It used to be that a four-line memorandum of agreement was all you needed to jump into a copywriting assignment.
Not so any more.
With lawsuits on the rise in America, copywriters – the true ghostwriter if ever there was one – have to be just as diligent in their written agreements as a contestant is on American Idol.
While it may be tempting to only review the paragraphs outlining compensation, you could walk into some major problems if you ignore the rest of it.
The best way to be proactive in your freelance business is to have a set of contracts you use regularly. There are short forms for flat fee compensation and for compensation with a bonus or royalty tied to it. There’s also a long form that goes into more detail. All three should be in your arsenal.
And, if you can swing it, you should be the one drafting the freelance copywriting contract for your next project.
The compensation structure is important to be sure but so are other paragraphs. Clauses like revision terms and change orders are equally critical. You’ll want to make sure to define how many revisions you’re willing to do for what you’re being paid. Are they major revisions or minor ones?
And what kind of additional compensation will you get if the direction of the project is changed after you’ve begun writing? Will you require a written change order – always a good idea to have every part of a project in writing and signed off on by you and your client – or will you permit the change order to be verbal?
The terms of the contract should also spell out just what is included in the project. It’s rare that a copywriting project involves just writing. What about phone calls, brainstorming with staff members, and gathering testimonials?
While a flat fee agreement is the way most clients want to go these days, you may encounter a situation where you’ll want to get a bonus or commission tied with your compensation. You’ll need to be specific and precise in the wording of the bonus or commission language and you’ll want to have some mention of a kill fee regarding that bonus or commission should the project never be mailed.
One of the trickiest paragraphs in a copywriter’s contract is the hold harmless and indemnification clause. If it’s written to benefit your client and the client is sued as a result of the copy you wrote, you could end up having to pay a good bit of green on behalf of your client if the suit is lost over changes in the copy you couldn’t control once the contract was fully paid. Who knows how the client changed your words before it went into design and publication? Certainly not you – but you could be caught holding the bag.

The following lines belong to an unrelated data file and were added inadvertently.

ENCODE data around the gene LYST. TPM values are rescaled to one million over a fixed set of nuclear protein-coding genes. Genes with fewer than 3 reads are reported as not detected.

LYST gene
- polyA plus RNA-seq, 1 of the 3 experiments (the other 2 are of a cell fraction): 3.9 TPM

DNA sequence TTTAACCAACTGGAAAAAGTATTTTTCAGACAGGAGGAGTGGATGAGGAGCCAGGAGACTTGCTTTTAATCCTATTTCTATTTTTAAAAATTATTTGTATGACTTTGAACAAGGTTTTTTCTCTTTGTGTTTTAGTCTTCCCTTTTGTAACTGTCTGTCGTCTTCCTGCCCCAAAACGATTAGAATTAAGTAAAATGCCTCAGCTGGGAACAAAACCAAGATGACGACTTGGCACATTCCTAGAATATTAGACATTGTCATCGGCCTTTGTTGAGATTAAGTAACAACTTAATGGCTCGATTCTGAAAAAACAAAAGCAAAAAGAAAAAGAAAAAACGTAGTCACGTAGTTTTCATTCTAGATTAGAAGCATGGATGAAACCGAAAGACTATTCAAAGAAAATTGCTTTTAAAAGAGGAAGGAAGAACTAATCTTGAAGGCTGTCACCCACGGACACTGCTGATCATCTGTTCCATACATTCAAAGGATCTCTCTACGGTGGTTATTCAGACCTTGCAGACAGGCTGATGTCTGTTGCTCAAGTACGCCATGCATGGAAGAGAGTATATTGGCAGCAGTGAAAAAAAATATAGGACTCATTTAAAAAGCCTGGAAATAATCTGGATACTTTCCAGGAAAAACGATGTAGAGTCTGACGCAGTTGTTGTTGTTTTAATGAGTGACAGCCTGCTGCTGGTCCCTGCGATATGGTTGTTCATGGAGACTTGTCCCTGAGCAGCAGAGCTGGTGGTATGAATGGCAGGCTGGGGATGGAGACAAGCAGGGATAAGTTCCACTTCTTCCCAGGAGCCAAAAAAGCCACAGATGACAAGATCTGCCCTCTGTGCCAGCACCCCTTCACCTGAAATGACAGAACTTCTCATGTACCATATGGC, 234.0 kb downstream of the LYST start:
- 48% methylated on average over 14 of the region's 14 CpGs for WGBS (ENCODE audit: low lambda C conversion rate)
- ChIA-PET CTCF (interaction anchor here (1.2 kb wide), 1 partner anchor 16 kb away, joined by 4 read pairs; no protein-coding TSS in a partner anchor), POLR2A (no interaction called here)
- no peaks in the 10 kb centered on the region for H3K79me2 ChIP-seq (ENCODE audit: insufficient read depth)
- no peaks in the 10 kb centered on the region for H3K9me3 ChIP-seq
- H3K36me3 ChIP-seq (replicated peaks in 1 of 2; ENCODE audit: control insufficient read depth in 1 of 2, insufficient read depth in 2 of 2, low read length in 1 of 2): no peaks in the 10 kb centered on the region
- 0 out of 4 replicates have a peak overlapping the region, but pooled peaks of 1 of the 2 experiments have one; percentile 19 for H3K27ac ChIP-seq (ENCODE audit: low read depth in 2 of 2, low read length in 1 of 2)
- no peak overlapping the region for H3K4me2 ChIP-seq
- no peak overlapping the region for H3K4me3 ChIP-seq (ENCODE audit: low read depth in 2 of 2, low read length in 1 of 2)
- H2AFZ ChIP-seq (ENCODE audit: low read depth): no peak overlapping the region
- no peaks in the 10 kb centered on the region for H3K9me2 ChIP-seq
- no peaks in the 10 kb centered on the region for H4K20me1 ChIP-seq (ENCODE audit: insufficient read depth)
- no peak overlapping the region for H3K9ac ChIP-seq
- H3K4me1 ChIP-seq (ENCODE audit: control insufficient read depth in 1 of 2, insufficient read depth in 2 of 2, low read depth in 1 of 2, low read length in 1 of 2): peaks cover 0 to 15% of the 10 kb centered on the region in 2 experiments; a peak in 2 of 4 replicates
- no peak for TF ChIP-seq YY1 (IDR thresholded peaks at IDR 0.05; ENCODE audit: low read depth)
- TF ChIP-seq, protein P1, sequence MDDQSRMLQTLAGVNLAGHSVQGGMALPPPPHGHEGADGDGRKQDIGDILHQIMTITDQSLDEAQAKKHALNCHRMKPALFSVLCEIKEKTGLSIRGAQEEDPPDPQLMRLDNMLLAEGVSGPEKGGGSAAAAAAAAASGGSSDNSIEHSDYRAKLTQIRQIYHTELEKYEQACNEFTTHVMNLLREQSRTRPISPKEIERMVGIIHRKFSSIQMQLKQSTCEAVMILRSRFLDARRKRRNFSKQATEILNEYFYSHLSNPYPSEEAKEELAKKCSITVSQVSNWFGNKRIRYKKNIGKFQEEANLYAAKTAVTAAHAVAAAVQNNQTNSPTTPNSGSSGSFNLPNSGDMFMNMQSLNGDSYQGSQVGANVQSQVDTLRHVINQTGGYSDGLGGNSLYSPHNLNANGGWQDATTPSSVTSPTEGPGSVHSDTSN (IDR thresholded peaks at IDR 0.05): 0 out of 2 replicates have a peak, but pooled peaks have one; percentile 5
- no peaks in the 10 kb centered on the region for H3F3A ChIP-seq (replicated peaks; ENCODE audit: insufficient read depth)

Make sure you read and understand every word in a contract before signing. Don’t be afraid to look like a wimp or that your client will see you as someone who doesn’t understand something. Chances are he never fully understood the contract he’s asking you to sign so you’re doing him a favor. Even if it’s one word that perplexes you, ask. That one word could change the entire context of a sentence or paragraph. You wouldn’t turn in an assignment you didn’t fully understand – don’t sign a contract out of desperation and then find yourself stuck in a situation you didn’t intend.
Put yourself in the driver’s seat by drafting your own contracts for your next copywriting project.
Grab three sample contracts for your own business! Victoria Rosendahl is a retired attorney and a partner in 3 Chix Seminars. She’ll be grilled by Beth Erickson and Donna Doyle on June 26, 2007 at 2:30 PM Eastern time where she’ll go into depth about all the critical clauses in Copywriting Contracts: The Good, The Bad, and What You Need to Know to Keep From Getting Hosed by Your Client. To sign up for this historic teleseminar, head to http://3chix.com/teleseminar.html